This rustic yet industrial coffee table might just be the easiest piece of furniture you’ll ever make. All you need is wood from the hardware store, hairpin legs and your favorite wood stain to make a high-end-looking coffee table on a budget. Hairpin legs come in varying sizes, making this project versatile enough that you can tailor the table to your living room.
Things You’ll Need:
- ½-inch thick 2-by-4-foot plywood
- ¾-inch thick 8-inch-by-4-foot pine board, 3
- One-by-four pine board, 4
- Scrap pieces of wood
- Brad nails and nailer (optional)
- Wood glue
- Wood filler (optional)
- Sandpaper and sanding block
- Miter saw
- Wood screws
- Pocket hole jig
- 16-inch hairpin legs
- Wood screws, 1-inch
- Wood stain
- Brush or rag for staining
- Polyurethane wood sealer
Liberally apply wood glue to the top side of the plywood, and carefully arrange the three ¾-by-8-inch pine boards on top. Make sure all seams are tight and flush with the plywood.
Optional: Use a brad nailer to secure the boards before clamping, and fill any nail holes with stainable wood filler after the glue has dried.
Clamp the boards together using a few scrap pieces of wood, and let the glue dry overnight.
Unclamp the tabletop and sand any uneven edges. This is important for the following steps.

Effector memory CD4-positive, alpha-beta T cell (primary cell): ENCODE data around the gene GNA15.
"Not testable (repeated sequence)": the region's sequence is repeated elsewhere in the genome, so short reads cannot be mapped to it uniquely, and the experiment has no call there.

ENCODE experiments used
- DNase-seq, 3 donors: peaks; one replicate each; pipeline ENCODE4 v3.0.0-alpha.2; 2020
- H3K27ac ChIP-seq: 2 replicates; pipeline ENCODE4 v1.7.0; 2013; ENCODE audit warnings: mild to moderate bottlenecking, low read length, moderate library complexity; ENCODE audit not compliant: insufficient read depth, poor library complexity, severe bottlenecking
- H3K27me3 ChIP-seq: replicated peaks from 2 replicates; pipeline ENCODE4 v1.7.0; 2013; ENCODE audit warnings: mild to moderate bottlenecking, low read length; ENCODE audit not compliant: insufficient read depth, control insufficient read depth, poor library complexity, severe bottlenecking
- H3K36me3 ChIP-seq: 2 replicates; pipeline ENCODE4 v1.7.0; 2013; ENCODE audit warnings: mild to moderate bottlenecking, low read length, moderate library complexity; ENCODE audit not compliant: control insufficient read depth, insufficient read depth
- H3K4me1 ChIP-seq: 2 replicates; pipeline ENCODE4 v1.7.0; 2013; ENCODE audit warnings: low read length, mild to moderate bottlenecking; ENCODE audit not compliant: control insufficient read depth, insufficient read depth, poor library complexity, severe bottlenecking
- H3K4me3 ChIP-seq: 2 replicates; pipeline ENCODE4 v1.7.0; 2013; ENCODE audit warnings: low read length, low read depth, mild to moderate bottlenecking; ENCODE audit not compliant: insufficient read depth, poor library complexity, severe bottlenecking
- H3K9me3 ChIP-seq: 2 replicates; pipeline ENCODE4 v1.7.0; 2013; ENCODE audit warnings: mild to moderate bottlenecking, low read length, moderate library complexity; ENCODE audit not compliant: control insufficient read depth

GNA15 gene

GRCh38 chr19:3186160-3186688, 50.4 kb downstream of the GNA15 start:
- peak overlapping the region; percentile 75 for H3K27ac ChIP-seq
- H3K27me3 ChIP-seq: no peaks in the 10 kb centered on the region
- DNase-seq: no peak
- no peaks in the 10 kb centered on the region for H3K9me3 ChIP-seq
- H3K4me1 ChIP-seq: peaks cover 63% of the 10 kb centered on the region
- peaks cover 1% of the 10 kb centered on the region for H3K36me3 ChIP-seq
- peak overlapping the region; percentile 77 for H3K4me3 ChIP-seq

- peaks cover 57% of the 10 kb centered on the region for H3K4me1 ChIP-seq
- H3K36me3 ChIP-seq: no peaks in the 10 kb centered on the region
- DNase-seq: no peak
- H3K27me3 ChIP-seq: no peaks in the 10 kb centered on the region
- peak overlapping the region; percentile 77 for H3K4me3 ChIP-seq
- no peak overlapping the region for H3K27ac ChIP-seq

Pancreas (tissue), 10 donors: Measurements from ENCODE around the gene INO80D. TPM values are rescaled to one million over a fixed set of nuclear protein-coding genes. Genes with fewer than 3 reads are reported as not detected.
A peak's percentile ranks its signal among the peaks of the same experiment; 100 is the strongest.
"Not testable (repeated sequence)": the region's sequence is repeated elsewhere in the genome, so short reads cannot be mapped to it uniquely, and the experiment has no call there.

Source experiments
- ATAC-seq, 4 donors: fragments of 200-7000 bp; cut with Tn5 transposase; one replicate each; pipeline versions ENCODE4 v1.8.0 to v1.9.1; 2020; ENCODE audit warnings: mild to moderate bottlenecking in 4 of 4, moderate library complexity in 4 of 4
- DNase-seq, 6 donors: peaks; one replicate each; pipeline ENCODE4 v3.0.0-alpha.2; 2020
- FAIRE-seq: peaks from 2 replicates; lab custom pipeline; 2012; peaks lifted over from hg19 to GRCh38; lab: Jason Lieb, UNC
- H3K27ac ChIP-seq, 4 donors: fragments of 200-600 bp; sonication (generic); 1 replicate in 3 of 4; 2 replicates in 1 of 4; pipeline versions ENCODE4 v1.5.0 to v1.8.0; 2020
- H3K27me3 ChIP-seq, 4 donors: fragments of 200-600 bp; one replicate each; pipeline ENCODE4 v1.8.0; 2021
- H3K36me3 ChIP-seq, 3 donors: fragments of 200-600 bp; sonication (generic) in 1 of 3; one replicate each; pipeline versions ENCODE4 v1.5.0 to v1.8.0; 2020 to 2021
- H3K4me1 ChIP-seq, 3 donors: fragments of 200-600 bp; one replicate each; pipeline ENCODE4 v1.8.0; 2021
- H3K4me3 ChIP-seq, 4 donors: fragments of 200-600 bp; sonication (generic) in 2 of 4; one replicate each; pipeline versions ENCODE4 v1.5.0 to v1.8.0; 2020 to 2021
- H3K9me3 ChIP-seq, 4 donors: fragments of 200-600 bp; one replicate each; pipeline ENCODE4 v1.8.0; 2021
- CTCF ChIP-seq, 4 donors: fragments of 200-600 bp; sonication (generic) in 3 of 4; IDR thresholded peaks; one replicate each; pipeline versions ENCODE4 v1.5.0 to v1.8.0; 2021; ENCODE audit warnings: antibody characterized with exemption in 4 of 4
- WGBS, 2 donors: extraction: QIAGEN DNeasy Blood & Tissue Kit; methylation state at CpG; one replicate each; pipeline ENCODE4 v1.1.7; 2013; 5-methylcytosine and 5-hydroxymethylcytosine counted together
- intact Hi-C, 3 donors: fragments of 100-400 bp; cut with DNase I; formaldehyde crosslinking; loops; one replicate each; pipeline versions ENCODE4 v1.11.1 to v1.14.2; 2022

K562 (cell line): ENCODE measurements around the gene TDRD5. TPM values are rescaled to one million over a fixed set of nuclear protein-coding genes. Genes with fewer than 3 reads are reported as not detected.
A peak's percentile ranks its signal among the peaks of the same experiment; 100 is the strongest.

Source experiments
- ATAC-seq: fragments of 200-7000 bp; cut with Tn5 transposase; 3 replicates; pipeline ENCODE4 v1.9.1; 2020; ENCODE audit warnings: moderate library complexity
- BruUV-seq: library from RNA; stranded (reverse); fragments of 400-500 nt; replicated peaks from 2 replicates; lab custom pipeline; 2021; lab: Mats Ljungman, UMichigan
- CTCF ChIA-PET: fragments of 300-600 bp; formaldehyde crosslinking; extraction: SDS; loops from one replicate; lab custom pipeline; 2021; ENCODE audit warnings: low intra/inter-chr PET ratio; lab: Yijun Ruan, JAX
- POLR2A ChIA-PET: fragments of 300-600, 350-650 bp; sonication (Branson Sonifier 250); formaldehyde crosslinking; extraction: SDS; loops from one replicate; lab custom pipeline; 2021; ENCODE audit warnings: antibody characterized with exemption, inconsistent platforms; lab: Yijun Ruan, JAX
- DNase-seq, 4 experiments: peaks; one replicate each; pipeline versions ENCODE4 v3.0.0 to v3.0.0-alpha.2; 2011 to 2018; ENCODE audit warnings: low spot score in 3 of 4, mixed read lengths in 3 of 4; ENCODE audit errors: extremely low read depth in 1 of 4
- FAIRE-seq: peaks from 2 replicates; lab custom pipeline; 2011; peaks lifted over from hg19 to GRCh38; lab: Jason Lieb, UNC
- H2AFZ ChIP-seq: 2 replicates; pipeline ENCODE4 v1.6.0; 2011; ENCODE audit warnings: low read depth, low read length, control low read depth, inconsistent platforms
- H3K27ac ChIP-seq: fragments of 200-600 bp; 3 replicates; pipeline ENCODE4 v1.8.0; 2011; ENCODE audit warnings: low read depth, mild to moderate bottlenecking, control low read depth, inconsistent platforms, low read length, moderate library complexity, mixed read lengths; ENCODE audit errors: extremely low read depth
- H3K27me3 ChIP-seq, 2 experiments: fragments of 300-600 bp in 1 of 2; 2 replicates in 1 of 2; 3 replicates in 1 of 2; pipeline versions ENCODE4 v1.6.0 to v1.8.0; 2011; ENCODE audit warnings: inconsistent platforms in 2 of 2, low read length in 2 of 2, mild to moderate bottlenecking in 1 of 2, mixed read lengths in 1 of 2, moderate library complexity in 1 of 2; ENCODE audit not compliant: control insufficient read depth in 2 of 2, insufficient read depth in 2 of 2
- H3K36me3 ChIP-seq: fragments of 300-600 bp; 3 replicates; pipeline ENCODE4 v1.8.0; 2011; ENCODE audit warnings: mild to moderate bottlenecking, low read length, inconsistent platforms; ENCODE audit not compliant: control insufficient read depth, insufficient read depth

Using a miter saw, cut the one-by-four board to length at a 45-degree angle.
Test-fit all four sides to ensure that the corners line up.
Using a pocket hole jig, drill holes in the underside of the top and attach the side pieces. The drill bit and screws used should come with the pocket hole jig, which should also have instructions for the drilling depth and screw length, based on the length of the two pieces being joined together. Drill three holes on the short ends and four on the long.
On a flat surface, line up the side pieces and screw them into place.
Mark the placement and attach the legs using 1-inch wood screws. When I originally placed the legs, I placed them 2 inches out from the corner in each direction. When I flipped the table right side up and looked at for a while, it looked like they were mounted to narrowly, so I remounted them with one end butted up against the 4-foot side and 2 inches in from the 2-foot side.
Remove any sharp edges, and sand the top smooth.
Apply your favorite stain, following the instructions on the can. I used Minwax Provincial 211.
To finish it off, seal the surface. I applied four coats of satin finish polyurethane, lightly sanding between coats.
All that’s left to do is set up your coffee table in your living room and enjoy the fruits of your labor.
Photo credits: Cameron Oden